Drinking rakia in Serbia is akin to drinking tea in England; there’s never an inappropriate time for it, whether morning, afternoon or evening. You can find it just about anywhere, but if you want to do like the locals do then head to one of Belgrade’s sundry Kafana bars.
Most can be found in and around the city’s bohemian quarter, Skadarlija, where it is said that many a desolate poet would invariably go to drown their sorrows. One such fellow has been sculpted from stone and now sits upon a rock on Skedar Street, the main thoroughfare of the area, with a discernibly tipsy look on his face. Traditional Balkan music is often played in kafanas by bands who literally sweat for their money; it is custom to tip by sticking bank notes to the clammy foreheads of the men, who are deemed lackadaisical if they don’t break a sweat. The famed ‘?’ kafana (6 Kralja Petra) is especially popular with locals and tourists alike.
Rakia, sometimes referred to as pálenka in Serbia, is distilled through fermented fruit and drunk throughout the Balkans. Popular flavours include plum, apricot and grape, though most Serbian rakias are often produced from mixed fruits. So intrinsic to life in Serbia is rakia that it is even custom to leave a bottle of it on the grave of the deceased who liked to drink it often.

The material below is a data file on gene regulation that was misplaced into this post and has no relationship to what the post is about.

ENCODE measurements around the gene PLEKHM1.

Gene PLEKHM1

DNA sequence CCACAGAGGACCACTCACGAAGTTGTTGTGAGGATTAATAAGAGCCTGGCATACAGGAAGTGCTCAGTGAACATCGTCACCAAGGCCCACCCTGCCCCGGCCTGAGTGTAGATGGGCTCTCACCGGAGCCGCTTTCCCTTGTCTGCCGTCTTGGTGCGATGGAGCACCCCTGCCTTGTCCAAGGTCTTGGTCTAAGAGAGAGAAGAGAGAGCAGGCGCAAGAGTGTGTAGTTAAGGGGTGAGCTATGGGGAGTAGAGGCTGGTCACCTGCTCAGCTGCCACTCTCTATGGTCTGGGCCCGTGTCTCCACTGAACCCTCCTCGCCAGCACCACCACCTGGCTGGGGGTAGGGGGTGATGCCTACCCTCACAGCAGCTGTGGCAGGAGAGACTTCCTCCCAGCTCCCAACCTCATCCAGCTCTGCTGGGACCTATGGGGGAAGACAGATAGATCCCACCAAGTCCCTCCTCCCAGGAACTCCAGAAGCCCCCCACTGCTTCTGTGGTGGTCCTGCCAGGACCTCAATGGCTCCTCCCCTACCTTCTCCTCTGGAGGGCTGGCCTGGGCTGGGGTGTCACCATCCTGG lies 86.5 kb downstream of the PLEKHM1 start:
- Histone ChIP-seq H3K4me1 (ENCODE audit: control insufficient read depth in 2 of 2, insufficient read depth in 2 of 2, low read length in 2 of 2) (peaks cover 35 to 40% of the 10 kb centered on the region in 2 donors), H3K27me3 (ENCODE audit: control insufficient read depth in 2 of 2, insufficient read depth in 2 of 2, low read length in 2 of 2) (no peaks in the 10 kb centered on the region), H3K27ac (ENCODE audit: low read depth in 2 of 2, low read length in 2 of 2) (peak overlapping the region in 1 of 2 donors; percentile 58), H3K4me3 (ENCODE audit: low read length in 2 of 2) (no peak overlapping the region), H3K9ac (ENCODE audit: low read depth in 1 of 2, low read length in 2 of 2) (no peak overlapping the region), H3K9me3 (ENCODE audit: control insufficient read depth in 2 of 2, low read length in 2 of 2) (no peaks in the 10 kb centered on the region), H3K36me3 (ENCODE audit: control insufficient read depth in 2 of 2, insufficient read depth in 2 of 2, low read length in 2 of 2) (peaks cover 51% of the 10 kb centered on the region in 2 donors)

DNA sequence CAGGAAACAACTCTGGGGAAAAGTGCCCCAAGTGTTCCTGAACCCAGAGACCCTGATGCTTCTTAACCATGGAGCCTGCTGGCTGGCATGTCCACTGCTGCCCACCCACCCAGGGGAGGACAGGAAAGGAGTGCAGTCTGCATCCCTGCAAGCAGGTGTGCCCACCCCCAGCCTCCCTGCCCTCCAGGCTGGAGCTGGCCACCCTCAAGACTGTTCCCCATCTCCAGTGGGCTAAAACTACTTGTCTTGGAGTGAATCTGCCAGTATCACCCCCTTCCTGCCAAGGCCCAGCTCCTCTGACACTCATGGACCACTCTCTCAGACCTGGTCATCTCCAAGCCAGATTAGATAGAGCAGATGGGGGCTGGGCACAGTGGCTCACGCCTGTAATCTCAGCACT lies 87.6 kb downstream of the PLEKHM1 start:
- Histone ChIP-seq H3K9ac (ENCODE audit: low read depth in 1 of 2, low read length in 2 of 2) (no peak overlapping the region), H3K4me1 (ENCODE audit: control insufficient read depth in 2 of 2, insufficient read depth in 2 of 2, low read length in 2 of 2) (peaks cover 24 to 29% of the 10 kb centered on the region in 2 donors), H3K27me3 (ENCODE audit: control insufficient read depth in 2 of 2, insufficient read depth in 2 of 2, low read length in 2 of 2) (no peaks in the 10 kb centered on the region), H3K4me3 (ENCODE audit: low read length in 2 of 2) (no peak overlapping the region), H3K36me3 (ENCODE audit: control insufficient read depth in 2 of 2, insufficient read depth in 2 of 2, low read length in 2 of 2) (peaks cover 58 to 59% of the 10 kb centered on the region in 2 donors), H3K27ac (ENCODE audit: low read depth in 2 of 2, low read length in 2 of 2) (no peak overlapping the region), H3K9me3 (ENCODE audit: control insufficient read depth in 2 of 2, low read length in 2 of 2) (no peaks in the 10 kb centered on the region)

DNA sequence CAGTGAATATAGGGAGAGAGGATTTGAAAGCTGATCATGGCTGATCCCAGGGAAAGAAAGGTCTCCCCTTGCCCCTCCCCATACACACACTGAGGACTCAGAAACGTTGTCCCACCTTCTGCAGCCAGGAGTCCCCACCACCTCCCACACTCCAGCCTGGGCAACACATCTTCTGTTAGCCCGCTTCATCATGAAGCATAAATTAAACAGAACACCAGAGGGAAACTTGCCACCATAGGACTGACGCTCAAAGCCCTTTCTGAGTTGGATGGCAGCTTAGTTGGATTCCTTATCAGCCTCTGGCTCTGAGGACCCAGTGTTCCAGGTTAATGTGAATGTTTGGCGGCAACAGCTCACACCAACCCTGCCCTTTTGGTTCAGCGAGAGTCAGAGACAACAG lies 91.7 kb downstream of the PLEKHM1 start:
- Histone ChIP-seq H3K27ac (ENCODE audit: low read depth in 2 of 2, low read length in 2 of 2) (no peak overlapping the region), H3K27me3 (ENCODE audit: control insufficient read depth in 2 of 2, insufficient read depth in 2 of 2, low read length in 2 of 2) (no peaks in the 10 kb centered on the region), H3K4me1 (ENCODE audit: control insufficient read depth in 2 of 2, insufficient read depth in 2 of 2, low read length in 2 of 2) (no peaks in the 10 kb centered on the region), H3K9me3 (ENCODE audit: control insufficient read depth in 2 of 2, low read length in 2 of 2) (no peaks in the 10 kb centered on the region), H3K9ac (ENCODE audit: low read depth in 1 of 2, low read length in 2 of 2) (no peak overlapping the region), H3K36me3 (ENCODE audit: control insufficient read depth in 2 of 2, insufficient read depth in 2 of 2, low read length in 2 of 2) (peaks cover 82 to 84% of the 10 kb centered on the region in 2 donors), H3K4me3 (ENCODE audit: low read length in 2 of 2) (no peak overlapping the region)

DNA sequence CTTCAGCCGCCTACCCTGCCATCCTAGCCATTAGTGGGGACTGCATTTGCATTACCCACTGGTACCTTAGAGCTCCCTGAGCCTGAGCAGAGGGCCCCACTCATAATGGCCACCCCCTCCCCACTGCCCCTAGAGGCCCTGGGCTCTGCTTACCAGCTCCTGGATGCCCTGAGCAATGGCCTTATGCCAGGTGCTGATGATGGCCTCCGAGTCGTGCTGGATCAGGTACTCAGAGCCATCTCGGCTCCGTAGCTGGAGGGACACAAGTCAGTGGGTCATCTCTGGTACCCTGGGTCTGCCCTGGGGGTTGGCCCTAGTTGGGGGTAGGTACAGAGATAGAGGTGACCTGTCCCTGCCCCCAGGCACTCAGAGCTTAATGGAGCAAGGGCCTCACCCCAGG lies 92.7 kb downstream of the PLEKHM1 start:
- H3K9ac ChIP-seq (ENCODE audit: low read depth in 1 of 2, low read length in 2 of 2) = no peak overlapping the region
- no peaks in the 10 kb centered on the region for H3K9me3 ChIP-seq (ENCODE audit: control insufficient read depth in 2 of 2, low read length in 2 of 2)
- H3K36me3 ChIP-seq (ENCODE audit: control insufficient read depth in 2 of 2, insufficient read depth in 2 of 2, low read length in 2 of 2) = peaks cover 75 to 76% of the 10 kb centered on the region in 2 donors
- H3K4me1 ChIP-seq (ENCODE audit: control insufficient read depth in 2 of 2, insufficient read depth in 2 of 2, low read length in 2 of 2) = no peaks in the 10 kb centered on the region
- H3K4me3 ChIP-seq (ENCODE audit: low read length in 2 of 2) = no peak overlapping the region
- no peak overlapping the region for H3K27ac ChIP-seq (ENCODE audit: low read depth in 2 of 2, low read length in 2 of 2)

Four: Party on a Splav
It’s difficult not to have good time when out partying in Belgrade, but in order to have the best time possible, you simply have to rock out on a splav – a barge used exclusively for intoxicating purposes. There are dozens of them scattered along the Danube that stay open all night and welcome punters in free of charge. They’re not too pricey once inside either, but be warned: the rakia flows on these party vessels and the hangovers are devastating.
Five: Buy a burger from Loki
Sometimes the best local grub is just a better version of something we already know and love. Belgrade, or more specifically Loki, happens to make the best burgers ever tasted by anyone. And they are enormous. Gargantuan even. Do make sure that you order their infamous gurmanska pljeskavica (if just to attempt the pronunciation), which comes sandwiched between two slabs of bread and a thick layer of their homemade, cheesy chili sauce. It is divine, and another exceptionally good hangover cure. Don’t expect much in the way of customer service though; this, unfortunately, does not meet its burger’s standards, although that would be an impossible task to achieve. Find it on the corner of ul. Kralja Petra and ul. Gospodar Jovanova.
Six: Rent a bike and cycle to Zemun
Beyond The Great War Island, which sits at the junction of the Sava and Danube rivers, lies the historical town of Zemun. Until 1934 it was classed as a separate town, but with the development of New Belgrade under Tito’s rule the town became part of the now vast urban area.